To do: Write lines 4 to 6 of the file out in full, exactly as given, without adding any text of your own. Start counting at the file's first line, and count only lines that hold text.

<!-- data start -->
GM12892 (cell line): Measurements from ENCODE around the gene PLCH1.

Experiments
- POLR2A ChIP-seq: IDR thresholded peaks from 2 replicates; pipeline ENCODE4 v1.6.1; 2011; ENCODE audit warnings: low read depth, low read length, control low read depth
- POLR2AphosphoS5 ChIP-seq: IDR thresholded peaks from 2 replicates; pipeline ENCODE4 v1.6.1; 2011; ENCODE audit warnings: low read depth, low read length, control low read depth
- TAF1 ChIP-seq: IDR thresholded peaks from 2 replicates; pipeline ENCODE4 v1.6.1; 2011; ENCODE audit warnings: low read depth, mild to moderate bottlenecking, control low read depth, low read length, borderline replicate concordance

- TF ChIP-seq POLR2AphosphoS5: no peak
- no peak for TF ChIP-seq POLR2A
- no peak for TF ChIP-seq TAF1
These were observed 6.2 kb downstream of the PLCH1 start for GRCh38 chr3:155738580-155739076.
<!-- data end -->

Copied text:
- POLR2AphosphoS5 ChIP-seq: IDR thresholded peaks from 2 replicates; pipeline ENCODE4 v1.6.1; 2011; ENCODE audit warnings: low read depth, low read length, control low read depth
- TAF1 ChIP-seq: IDR thresholded peaks from 2 replicates; pipeline ENCODE4 v1.6.1; 2011; ENCODE audit warnings: low read depth, mild to moderate bottlenecking, control low read depth, low read length, borderline replicate concordance

- TF ChIP-seq POLR2AphosphoS5: no peak